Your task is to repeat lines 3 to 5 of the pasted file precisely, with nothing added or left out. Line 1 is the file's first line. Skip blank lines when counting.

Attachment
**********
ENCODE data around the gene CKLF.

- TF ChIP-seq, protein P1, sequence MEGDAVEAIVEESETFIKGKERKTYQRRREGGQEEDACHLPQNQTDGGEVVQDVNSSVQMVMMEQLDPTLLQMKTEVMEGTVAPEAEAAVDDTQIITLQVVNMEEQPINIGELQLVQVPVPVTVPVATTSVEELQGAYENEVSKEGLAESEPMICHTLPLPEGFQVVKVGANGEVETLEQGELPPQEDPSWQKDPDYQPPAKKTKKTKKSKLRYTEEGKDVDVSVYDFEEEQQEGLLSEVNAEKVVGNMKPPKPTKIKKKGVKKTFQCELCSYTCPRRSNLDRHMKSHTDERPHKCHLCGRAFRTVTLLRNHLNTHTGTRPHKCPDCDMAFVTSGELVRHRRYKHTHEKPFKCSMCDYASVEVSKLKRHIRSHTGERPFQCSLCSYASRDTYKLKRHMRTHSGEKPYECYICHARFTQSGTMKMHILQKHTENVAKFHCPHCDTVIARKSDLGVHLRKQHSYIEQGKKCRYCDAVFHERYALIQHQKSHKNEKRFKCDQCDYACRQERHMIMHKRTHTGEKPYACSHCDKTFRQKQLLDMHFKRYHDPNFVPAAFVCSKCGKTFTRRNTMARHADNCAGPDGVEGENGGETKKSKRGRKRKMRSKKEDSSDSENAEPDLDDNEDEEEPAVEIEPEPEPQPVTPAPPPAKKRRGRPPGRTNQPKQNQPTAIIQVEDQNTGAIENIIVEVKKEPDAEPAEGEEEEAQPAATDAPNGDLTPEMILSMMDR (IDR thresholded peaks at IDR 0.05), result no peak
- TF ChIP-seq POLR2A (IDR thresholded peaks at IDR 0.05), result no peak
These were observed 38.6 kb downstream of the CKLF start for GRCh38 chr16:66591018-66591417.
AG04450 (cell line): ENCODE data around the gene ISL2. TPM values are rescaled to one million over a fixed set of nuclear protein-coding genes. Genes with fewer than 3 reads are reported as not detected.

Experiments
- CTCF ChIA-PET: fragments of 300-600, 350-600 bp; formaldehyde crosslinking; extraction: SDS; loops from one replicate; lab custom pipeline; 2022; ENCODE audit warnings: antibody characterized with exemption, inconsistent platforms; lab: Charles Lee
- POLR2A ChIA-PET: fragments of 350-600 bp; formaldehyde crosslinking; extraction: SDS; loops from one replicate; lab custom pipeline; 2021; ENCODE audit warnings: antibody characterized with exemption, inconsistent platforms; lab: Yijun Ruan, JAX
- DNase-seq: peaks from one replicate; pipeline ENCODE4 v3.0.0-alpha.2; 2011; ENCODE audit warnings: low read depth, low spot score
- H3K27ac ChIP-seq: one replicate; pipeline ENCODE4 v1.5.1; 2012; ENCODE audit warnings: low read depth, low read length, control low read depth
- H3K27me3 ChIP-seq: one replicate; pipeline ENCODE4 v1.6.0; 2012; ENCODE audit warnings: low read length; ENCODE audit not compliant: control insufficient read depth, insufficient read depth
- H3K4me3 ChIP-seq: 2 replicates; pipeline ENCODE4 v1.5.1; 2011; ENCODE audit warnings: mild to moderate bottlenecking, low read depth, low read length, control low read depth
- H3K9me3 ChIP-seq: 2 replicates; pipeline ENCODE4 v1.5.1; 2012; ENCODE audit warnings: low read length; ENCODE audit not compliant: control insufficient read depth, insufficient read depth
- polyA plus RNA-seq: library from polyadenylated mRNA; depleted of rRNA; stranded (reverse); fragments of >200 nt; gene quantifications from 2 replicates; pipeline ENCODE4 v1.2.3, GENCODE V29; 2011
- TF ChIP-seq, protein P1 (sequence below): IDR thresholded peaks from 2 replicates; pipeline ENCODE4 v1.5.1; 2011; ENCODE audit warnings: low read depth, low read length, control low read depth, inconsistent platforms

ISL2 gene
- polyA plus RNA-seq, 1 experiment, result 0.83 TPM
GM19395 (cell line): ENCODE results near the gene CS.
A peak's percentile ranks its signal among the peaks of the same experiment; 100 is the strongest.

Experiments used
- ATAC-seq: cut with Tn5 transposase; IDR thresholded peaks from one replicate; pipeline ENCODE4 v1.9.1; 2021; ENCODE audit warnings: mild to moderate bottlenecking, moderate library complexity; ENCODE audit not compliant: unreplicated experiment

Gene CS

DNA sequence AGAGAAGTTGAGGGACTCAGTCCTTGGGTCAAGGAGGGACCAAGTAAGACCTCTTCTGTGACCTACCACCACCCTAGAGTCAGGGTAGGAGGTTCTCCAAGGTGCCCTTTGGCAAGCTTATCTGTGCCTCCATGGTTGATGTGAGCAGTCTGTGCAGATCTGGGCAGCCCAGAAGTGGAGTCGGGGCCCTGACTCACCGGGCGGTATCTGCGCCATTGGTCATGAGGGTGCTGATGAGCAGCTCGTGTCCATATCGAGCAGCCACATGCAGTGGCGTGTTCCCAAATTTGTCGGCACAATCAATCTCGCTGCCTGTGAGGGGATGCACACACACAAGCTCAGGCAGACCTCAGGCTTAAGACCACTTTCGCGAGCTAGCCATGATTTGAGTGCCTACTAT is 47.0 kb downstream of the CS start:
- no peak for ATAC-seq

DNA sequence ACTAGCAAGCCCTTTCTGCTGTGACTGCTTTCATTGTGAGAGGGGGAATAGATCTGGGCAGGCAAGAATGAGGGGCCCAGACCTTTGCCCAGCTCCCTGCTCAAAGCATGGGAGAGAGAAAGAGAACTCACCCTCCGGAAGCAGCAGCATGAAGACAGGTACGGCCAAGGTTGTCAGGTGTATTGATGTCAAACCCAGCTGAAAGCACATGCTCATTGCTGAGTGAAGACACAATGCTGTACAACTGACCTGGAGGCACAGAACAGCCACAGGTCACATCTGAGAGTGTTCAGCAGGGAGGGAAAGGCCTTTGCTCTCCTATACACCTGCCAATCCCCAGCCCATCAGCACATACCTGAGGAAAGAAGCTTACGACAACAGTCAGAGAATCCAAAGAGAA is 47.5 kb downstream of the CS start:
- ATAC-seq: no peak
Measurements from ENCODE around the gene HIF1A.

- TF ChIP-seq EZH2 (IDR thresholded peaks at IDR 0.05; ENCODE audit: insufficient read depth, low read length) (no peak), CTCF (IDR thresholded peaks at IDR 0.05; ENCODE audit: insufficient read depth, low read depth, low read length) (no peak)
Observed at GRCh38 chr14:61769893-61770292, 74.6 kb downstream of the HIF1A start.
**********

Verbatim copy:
- TF ChIP-seq POLR2A (IDR thresholded peaks at IDR 0.05), result no peak
These were observed 38.6 kb downstream of the CKLF start for GRCh38 chr16:66591018-66591417.
AG04450 (cell line): ENCODE data around the gene ISL2. TPM values are rescaled to one million over a fixed set of nuclear protein-coding genes. Genes with fewer than 3 reads are reported as not detected.